Here is what we found when looking at prices on Rail Europe. We could not find a very good approximation on what a "discounted" rate would be, but found a range of full fare prices for the economy seat as well as the premium seat. For the sake of analysis, lets call these prices the max for both classes when available:
|1 - Paris to Bordeaux||$85||$190|
|2 - Bordeaux to Avignon||$102||--|
|3 - Avignon to Nice||$70||$140|
|4 - Nice to Geneva||$120||$221|
|5 - Geneva to Zermatt||$99||$170|
|6 - Zermatt to Lauterbrunnen (Lucerne)||$163||$275|
|7 - Lauterbrunnen to Zurich||$28||$48|
|8 - Zurich to Austrian Alps||$96||$154|
|9 - Austrian Alps to Venice||$66||$120|
|10 - Venice to Cinque Terre||$85||$115|
|11 - Cinque Terre to Florence||$9||$12|
|12 - Florence to Rome||$60||$88|
|13 - Rome to Naples||$32||--|
|14 - Naples to Rome||$32||--|
Total $1,047 / $1,699
Average $75 / $121
For a five country, 15 day pass, our reader would have to spend $872 to buy the pass (per person) and could save anywhere from $175 to $827 if purchasing a rail pass minus any reservation fees. For a four country, 10 day pass, our reader would have to spend $644 but spend an additional $101-$124 for the extra four cheapest rides, or $768 total.
Which is better of the two? Well, it is still hard to say.
The extra use on the 15 day pass can be used for an expensive day trip, and may even cover the cost of the difference from the 10 day pass, but it is hard to say without knowing more about our reader's plans on the ground. This could make the biggest difference of the whole experience. Likewise, a few good early booking deals may eat up the difference of the pass if all of the economy prices are available. In this itinerary in particular, the multiple short distance segments offset the cost of the long-distance segments, but balance pretty favorably for a pass in most cases. (Photo "Station 1" by jnichols)
How About Airfare Alternatives?
As you can see, a few of the individual prices above are quite expensive in terms of individual one way prices. A few in particular include the Paris to Bordeaux and Nice to Geneva routes which are rather high for what you get. The France route is higher in price due to being on the high speed network, while the rather short Nice to Geneva route requires several transfers and is quite costly and time consuming for all that is involved. So if our reader was wanting to consider booking tickets individually, it may be best to consider what other options are available to get around?
Airfare in Europe can be quite cheap, and when considering transit times will be far shorter than a 4-6 hour train ride for a very minimal distance. That Paris to Bordeaux trip may not have any discounted flight, but cheap flights to Geneva on Swiss Air could be cut to as little as $60! A cost savings of anywhere from $30 to $110 per ticket when bought individually. Many booking companies even have smart phone apps to help fine great last minute deals that are otherwise unpublished and hard to find too, bringing the booking cost down even further!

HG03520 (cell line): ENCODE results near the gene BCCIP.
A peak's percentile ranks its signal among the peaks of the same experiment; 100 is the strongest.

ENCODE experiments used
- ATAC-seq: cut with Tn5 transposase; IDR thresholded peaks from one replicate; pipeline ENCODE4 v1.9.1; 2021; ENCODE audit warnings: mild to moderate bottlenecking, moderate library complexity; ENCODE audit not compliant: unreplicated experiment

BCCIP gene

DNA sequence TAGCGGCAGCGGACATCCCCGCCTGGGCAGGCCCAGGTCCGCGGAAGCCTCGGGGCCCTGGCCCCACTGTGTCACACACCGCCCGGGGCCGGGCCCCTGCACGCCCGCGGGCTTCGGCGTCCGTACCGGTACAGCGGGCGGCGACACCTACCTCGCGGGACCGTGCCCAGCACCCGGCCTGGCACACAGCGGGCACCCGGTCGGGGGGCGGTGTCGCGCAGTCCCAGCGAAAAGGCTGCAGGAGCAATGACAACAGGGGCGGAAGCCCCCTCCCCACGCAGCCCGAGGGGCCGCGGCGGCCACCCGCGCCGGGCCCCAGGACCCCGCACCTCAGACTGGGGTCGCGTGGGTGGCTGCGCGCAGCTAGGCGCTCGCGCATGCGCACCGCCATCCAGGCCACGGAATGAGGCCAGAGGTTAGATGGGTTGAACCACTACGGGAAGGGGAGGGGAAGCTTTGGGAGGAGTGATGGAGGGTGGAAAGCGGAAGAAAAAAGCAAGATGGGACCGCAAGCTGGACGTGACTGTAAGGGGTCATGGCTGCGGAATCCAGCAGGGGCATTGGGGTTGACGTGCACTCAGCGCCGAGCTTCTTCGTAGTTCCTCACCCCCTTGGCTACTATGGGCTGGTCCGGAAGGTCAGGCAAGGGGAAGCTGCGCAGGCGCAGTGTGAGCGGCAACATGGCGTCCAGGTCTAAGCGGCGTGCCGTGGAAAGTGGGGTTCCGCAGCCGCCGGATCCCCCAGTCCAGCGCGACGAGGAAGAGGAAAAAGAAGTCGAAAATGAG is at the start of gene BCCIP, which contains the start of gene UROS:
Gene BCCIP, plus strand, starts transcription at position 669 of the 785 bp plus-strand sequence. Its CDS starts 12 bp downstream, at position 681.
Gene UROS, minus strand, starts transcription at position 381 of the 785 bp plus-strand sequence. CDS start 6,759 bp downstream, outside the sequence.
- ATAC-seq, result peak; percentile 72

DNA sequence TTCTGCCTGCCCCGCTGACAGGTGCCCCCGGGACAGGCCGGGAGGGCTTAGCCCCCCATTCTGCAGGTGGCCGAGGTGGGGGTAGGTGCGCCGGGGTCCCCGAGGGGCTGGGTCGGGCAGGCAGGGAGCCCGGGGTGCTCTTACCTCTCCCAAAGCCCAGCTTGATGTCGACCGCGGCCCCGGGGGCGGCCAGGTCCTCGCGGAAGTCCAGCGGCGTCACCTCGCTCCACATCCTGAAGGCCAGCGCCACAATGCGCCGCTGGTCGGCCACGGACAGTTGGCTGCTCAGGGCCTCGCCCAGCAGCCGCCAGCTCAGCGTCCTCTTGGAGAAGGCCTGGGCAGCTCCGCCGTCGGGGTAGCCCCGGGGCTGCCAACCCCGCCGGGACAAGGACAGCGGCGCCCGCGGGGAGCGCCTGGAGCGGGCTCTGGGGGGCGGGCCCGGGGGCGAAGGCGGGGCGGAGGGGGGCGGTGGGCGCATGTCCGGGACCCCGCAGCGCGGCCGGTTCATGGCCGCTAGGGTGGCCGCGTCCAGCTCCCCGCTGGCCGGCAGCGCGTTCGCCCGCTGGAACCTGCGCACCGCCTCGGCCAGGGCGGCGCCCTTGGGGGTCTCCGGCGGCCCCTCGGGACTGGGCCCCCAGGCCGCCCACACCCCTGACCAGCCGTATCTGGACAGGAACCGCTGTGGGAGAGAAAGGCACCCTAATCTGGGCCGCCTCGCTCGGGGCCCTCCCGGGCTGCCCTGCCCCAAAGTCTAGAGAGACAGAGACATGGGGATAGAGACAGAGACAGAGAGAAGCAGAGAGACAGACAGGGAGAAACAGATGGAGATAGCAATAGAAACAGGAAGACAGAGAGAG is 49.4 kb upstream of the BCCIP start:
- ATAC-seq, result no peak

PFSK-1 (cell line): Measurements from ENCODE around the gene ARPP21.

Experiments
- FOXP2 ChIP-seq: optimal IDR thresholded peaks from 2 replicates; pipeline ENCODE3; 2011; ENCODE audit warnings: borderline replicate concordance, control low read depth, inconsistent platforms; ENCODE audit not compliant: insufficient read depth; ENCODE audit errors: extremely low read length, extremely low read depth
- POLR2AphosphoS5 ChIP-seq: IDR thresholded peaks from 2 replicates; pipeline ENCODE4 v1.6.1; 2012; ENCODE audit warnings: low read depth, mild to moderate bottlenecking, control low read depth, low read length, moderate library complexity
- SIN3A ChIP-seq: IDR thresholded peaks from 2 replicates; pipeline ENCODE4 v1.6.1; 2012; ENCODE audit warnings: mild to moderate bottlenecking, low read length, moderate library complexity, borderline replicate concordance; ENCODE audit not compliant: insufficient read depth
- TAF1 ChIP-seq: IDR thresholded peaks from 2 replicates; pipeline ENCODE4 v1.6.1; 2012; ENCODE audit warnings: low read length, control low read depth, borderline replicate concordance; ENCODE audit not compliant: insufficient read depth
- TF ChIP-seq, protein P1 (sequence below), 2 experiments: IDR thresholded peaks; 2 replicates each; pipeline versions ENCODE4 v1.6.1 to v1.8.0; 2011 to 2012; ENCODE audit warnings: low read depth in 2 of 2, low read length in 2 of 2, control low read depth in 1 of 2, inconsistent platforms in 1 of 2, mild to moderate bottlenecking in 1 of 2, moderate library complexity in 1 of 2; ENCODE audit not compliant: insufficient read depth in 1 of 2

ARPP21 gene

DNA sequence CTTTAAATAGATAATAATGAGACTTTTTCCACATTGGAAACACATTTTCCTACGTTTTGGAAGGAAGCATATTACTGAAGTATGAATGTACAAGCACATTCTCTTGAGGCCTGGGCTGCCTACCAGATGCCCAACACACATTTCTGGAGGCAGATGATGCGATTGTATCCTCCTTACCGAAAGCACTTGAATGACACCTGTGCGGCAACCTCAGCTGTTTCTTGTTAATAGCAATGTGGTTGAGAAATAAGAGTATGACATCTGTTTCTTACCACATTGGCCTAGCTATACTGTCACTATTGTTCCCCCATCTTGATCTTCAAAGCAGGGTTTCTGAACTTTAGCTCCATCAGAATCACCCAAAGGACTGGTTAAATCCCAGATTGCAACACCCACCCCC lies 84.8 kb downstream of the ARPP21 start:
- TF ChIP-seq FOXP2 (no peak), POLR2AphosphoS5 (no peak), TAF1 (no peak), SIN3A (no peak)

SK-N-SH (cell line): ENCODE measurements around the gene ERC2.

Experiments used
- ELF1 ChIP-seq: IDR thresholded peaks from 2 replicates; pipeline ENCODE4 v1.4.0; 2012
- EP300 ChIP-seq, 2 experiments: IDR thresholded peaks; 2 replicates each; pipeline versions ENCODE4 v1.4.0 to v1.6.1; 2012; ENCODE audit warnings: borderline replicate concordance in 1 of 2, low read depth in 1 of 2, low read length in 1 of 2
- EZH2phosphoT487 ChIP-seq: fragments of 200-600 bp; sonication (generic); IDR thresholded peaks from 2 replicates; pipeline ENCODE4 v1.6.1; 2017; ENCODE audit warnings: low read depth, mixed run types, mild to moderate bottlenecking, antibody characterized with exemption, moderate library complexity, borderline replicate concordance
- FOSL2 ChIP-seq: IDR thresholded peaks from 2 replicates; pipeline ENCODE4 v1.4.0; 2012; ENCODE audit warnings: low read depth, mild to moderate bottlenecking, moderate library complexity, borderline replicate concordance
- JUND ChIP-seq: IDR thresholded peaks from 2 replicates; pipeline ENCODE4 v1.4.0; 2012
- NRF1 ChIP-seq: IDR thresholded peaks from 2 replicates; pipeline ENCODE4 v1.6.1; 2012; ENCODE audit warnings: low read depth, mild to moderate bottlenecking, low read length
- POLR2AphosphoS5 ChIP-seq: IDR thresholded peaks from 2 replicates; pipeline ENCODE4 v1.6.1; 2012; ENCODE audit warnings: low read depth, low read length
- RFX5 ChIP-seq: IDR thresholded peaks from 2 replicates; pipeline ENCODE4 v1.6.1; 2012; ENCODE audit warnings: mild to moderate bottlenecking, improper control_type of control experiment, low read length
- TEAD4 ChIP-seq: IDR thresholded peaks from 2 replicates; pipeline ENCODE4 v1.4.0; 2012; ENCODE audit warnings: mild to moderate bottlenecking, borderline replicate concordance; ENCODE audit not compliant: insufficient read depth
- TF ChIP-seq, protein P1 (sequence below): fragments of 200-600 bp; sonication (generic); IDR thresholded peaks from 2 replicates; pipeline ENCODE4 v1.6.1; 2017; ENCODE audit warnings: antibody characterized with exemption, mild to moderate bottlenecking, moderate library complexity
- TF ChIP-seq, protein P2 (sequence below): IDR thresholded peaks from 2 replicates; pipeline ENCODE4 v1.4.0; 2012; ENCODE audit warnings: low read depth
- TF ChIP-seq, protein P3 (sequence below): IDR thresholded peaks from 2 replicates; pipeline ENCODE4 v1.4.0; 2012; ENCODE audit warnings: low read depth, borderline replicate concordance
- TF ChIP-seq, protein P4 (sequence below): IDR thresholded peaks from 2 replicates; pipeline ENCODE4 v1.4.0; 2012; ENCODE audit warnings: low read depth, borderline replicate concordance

These budget flights may exist for 2-3 more of the rather pricey transits on our reader's itinerary, and could add up fast if they decide to avoid using a rail pass altogether. On the other hand, if our reader finds a few more routes with cheap airfare, they could also easily drop into the 10 transit Eurail pass and save a fair bit of time on travel days, or balance a lower use pass (6/8 days) while paying as they go with cheaper rail routes (Rome to Naples, for example) and even save a bit of money too!
So, To Eurail or Not To Eurail?
Based on the case study above, we would recommend to our reader to definitely check out a rail pass but also consider budget flights when feasible. But while a rail pass looks great for our reader's itinerary, this may not be true for everybody. For all decisions between Eurail and non-Eurail travel, you must look at your own specific scenario, travel dates, and most importantly what level of flexibility you would be interested in having. Those with multiple long-haul train rides will certainly benefit from a pass, as these rail prices can have quite the sticker shock. But on the other hand, when considering long-haul travel, a cheap budget flight may exist and cut the cost by a factor of four or five. The only way to figure out what works best is to do the research. In this one instance, your time will most certainly be rewarded.
Help us out! Have you used a rail pass before? Do you think our assessment touches all the topics our reader needs to know in planning their trip? Let us know your recommendations by commenting below!